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  For Flacks' essay, "Reflections on Strategy in a Dark Time," click here.

Democratic Media

Charlotte Ryan and William A. Gamson We are often told these days that to become serious political players we should disassociate ourselves from the left. In this climate, Richard Flacks' recognition of the "tradition of the left" as the foundation on which to build progressive strategies for the 21st century is especially timely and welcome. Today, Flacks stresses, the expansion of transnational capital requires mobilization strategies that transcend national boundaries. But developing organizing strategies that can create structural change in a global economic and political system is daunting. "Think globally, act locally" works well as a bumper sticker but the connection is hard to make. To shift power, we must identify local actions that expand organizing possibilities and encourage actions that will explode outward to new constituencies.

We bring these concerns to bear on the arena of struggle in which we are personally most active: mainstream mass media.
Left theorists -- Bagdikian, Chomsky, Gerbner, Herman, Hoynes, Schiller -- have documented the consolidation of corporate control of mass media. Progressive activists accept the left critique on a theoretical level but they operate in split screen: thinking globally and acting locally has often meant understanding corporate hegemony in theory while struggling to be cited on page 44 of the local press. Can such a blip on the screen be worth struggling for when publics are deluged by heavily funded massive media campaigns from the new right media apparatus? Given the resource gap between "them" and "us," is the media arena worth the time? Doesn't it simply detract from building alternative left media?

We write as co-directors of the Media Research and Action Project (MRAP), a media institute whose mission is to broaden democratic discourse by strengthening the ability of community, labor, and non-profit progressive groups to present their views in the media. We have no blueprint but we know who our teachers are, where to begin, and where we want to go. Left critiques, far from being closeted, are the bedrock on which we build. The alternative and opposition media are homebases where we can test our ideas and try our voices. But as Bernice Johnson Reagon points out in "Turning the Century," politics isn't about feeling at home; it's about making space for ourselves in unfamiliar and even hostile environs. So we must turn to mass media and direct organizing to reach those who don't already agree with us.

We have three lessons to share from our decade's work:

* Media strategies must develop with and serve social movements.

* The democratization of public discourse must place collective citizen action in the center of the media organizing equation. Organized popular voices must be legitimized as valid citizen contributions to democratic discourse, not discredited as "special interests."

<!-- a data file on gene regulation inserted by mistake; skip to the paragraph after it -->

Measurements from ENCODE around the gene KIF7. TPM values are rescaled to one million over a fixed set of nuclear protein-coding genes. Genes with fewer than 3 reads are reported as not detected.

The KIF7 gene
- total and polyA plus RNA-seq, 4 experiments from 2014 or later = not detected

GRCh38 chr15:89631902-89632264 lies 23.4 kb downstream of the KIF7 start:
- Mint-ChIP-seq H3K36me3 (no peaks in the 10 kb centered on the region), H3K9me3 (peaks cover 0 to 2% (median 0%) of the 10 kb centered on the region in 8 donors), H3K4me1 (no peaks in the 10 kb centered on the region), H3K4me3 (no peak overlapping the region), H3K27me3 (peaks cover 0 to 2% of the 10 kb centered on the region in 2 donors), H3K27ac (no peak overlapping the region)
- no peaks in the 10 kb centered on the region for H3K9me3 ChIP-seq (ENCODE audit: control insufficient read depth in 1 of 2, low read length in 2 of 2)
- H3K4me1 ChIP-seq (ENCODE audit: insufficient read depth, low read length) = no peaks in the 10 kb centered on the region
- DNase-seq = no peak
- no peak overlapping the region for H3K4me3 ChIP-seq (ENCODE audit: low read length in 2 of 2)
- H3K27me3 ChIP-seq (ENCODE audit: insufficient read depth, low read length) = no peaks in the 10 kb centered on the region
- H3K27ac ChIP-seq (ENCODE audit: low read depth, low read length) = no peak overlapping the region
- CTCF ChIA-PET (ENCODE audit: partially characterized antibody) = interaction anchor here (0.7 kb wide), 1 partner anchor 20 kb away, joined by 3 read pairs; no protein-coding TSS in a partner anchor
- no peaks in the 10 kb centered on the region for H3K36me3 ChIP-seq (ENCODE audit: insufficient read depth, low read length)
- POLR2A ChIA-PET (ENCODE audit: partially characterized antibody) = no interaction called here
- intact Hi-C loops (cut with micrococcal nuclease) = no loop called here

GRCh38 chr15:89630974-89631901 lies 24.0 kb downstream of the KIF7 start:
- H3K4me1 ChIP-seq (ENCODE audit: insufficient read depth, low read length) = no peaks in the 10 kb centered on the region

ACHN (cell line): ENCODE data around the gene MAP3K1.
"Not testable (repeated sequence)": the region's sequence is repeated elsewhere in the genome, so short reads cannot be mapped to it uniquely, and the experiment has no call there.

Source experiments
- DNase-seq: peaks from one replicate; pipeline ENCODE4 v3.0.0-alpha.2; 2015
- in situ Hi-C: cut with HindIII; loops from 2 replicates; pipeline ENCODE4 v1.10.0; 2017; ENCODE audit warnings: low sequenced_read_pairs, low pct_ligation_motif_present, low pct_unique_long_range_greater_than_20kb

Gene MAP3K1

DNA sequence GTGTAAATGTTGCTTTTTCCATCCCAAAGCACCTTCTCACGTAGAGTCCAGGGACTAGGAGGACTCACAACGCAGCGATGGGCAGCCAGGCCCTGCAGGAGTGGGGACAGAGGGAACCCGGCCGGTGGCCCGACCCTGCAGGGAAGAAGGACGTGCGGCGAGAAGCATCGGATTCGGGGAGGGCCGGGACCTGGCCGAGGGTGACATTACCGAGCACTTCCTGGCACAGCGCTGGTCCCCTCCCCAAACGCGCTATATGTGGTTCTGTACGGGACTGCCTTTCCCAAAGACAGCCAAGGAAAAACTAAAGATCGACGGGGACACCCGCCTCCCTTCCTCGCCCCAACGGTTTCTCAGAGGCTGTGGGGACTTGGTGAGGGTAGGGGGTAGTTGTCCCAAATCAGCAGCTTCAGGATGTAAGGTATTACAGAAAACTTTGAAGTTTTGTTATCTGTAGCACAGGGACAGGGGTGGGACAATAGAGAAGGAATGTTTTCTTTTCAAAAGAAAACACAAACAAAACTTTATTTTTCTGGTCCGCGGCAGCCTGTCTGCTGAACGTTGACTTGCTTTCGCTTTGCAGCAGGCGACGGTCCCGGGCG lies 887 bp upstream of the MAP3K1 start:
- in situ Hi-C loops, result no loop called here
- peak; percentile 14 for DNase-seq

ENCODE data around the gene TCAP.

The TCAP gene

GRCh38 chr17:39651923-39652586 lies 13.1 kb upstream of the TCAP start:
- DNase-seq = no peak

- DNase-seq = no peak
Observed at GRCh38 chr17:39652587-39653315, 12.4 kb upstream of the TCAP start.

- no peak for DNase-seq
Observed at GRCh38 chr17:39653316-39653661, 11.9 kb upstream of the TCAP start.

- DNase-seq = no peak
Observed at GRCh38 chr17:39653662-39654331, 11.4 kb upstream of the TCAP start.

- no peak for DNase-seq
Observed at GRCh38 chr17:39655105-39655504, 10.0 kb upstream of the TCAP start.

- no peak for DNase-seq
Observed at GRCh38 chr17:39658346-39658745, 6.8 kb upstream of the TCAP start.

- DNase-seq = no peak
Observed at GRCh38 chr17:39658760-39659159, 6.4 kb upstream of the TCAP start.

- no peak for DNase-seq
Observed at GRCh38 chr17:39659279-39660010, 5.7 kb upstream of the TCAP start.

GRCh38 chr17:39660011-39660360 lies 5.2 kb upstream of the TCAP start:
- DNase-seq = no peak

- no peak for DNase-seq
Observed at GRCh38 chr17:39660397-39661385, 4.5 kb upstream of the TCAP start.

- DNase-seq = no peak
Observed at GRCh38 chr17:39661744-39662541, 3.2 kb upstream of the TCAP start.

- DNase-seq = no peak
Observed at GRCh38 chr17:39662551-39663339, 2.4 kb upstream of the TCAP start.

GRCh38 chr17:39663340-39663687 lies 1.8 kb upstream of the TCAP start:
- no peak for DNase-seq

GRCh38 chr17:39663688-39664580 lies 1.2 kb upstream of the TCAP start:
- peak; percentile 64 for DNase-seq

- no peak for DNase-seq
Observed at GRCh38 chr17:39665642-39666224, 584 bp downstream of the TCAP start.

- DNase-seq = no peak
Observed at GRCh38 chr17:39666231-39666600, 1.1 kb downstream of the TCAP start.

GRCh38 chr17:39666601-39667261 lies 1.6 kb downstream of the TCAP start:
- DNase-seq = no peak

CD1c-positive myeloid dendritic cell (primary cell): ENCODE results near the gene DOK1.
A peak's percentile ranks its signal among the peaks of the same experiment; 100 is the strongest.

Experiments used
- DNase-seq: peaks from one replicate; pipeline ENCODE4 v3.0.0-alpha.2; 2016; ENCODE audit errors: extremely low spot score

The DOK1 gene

* Inside and outside, top-down and bottom-up strategies must be combined.

Concrete micro-reforms that move mass media toward being more democratic become more imaginable in the context of specific issues. Take health care, which Flacks highlights as a critical issue. The Massachusetts-based Health Care for All has become a regular source of health care commentary for mainstream media. Health Care for All's success results from hard work and a multi-faceted strategy in which media efforts are given careful attention but put in the service of a broader political organizing strategy. Health Care for All integrates its direct organizing (which creates public pressure for change and provides news hooks for the media) with supporting efforts that include scholarly research, popularization of health organizing through in-house newsletters and alternative media such as Boston's Labor Page, and referral hotlines that gather cases which match journalists' story needs as well as building membership base.

With its combined strategies, Health Care for All has managed to intervene regularly in health care reporting on a regional and national level. Media coverage validates the hard work of the group's activists and, synergistically, the energized base increases group credibility in the media as well as other arenas of struggle.

For one progressive organization to be recognized as a regular source for health news in the mass media is a start, but only a start, toward democratizing mass media. The next step could involve Health Care for All working with other health activists to open regular space in health reporting for progressive ways of framing the news. Health activists working with media activists could monitor media coverage of health news, exposing how often health reports are thinly disguised corporate advertisements for new products. They could document and critique the tendency of health reporters to cover wonder drugs, diets, and fitness routines while ignoring social dimensions of disease causation and treatment. And, most importantly, they could systematically offer alternative frames on health care in mass media forums that now regularly exclude them.

In this period of strategy development, we reflect on both successful and unsuccessful media activism efforts in the last decade. We conclude that the media component of a broader mobilizing strategy must aim at increasing our collective
ability to reframe public discourse on the
problems that affect our lives and that there are promising current efforts that are
succeeding on specific issues.

Originally published in the February/ March 1996 issue of Boston Review

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